An initial wave of enthusiasm for bilateral cooperation on BRI projects reached a peak around 2012, but soured into public cynicism over the following years, accompanied by a waning of Chinese investment. Though the partnership appeared agreeable on paper, less tangible barriers played significantly into why Beijing’s overtures hit a ceiling, and still continue to today.
The Kazakh ethnic majority shares their Turkic roots, Islamic culture, and a linguistic family with the Uyghurs, who are facing severe repression in the bordering Xinjiang province of China. More than 1.4 million Kazakhs also live in Xinjiang, many enduring the same abuse as the Uyghurs in “reeducation camps,” driving regular anti-PRC protests across Kazakhstan’s cities. This popular distrust extends to Chinese investments and influence.
Politicians and business elites still welcome Chinese investments, but the national bank has curbed its debts to PRC sources by 40% since 2014, and is pushing for development projects that develop local talent and industry, belying deeper wariness. Astana seeks to avoid the plight of its neighbors, Kyrgyzstan and Tajikistan, whose onerous levels of development debt to China are raising questions of impacts to sovereignty.
Nevertheless, the PRC has still managed to become Kazakhstan’s largest export partner in recent years, and Chinese connectivity into Central Asia will only continue to grow as a product of BRI development, so the PRC is primed to fill any gaps in influence should Tokayev continue to steer further away from Russia.
For decades, Kazakhstan’s multivector diplomacy allowed it to balance between Russia, China, and the US – but that only worked under American global hegemony, when Washington was reasonably willing to project power into Central Asia.
With the retreat in US interventionism signaling a departure from longstanding norms, Astana must diversify its portfolio of patron states with a new third pole, in order to assuage the pressure it faces from its two muscling neighbors. Becoming too genial with Beijing could provoke unrest domestically, a threat in Tokayev’s very recent memory, while staying bonded too tightly to Moscow could lose it access to European markets or even the broader world behind a new iron curtain of sanctions.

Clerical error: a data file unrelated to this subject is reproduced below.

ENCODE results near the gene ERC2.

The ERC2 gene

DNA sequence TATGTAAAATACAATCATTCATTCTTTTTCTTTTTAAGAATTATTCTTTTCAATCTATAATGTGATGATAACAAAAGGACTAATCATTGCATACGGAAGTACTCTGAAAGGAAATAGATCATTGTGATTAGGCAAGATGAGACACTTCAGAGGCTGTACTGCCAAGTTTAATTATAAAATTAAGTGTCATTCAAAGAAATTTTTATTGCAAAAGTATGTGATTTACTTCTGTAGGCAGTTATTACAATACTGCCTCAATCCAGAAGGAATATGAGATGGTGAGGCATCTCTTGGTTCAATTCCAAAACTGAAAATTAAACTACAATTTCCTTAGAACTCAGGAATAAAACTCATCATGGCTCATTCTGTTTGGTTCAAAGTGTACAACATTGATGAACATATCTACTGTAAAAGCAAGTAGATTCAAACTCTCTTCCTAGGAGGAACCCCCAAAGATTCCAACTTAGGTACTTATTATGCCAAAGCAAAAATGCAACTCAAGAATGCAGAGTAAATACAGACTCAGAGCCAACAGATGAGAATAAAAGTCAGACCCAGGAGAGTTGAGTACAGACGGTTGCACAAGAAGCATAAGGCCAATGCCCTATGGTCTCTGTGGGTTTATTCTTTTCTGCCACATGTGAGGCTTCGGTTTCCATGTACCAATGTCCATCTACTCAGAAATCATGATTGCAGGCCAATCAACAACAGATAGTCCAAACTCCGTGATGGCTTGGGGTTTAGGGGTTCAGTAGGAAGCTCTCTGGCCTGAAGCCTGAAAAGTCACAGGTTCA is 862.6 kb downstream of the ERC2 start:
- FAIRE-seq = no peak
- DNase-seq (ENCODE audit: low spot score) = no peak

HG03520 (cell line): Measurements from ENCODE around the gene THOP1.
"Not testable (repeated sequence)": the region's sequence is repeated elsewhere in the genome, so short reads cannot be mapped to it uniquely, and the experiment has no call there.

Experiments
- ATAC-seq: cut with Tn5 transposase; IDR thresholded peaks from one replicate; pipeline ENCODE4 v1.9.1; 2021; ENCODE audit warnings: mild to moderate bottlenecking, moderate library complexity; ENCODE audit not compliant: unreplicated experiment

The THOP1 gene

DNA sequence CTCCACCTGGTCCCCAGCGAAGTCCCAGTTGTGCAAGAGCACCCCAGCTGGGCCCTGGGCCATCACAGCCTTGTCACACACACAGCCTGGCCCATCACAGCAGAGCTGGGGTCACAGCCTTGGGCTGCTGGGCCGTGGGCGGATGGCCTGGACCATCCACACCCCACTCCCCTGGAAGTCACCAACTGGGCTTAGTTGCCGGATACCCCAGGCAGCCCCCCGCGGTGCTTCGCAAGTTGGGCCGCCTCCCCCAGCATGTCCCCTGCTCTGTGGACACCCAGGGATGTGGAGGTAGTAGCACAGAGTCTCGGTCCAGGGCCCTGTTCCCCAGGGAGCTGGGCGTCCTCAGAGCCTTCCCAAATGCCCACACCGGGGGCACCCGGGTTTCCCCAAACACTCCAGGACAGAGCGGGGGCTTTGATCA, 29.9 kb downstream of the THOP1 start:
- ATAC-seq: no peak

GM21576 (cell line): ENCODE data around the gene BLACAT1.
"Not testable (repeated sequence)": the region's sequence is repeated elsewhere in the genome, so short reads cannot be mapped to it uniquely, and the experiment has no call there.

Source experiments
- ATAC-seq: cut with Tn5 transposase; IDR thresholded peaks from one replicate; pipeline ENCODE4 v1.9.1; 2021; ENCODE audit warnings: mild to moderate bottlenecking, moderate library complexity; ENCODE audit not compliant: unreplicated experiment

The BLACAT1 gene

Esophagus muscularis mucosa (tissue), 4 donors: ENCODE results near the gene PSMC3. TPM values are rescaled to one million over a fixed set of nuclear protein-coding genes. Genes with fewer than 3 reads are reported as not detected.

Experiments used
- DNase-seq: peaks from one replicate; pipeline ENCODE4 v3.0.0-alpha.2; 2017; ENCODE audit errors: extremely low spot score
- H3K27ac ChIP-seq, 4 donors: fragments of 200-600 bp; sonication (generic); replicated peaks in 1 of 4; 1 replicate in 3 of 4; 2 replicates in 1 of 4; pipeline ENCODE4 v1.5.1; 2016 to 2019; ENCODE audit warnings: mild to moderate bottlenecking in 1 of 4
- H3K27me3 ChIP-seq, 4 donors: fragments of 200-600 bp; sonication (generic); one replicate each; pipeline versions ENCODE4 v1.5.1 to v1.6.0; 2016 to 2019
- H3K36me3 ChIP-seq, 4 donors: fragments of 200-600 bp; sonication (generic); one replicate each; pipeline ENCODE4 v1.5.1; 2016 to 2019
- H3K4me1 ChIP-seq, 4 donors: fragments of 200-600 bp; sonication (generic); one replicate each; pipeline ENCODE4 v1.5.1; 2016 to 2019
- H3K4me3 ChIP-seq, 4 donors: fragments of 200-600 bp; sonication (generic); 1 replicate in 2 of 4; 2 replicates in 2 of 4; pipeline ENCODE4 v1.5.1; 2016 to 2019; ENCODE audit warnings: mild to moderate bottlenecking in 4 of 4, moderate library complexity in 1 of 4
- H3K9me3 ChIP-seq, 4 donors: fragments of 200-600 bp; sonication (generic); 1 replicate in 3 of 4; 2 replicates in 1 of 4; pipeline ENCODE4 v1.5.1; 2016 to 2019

To this end, Astana is throwing its support behind a plan to revitalize the outdated Trans-Caspian transport route, or “the middle corridor.” This alternate path traverses the Caspian Sea from Kazakhstan’s western shores, then Azerbaijan and Georgia, the Black Sea and the Turkish straits, and sails out into the world via the Mediterranean. The development of this trade route empowers Turkey, a resurgent regional power who has long been eager to play sponsor to the central Asian states.
Turkey shares cultural fabrics with Kazakhstan, and has shown the temerity to stand up to both Russia and China on political issues. The partnership cements Kazakhstan as a principal thoroughfare for east-west commerce, in addition to providing Astana a clear outlet to Europe and greater leverage for political maneuvering as a crossroads between multiple centers of power in Eurasia.
Tokayev is acting out during Russian weakness in a bid to win new friends – but he must manage to maintain a healthy relationship with Moscow, lest his nation’s deepest relationship become a next-door nightmare. At the same time, Astana is equally anxious of being caught up in a tug-of-war by being drawn too far into Beijing’s orbit. Both neighbors present long-term challenges to Kazakhstani sovereignty, so it should continue to upgrade relations with powerful friends in order to balance with the historical-inertial influence of Russia, and the massive gravitational pull of China.
Aside from Turkey, India or Iran are nearby and substantive enough to fit the bill – but the former has little to gain for the trouble, while the latter’s pariah status with the West would complicate issues. So for now, expect Tokayev – alone, or in league with his Uzbek, Kyrgyz, Tajik, and Turkmen counterparts – to entreat Turkey’s Recep Erdogan to build up the middle corridor, thus empowering a transition from post-Soviet satellites to indispensable links in world commerce.
Source: Geopolitical Monitor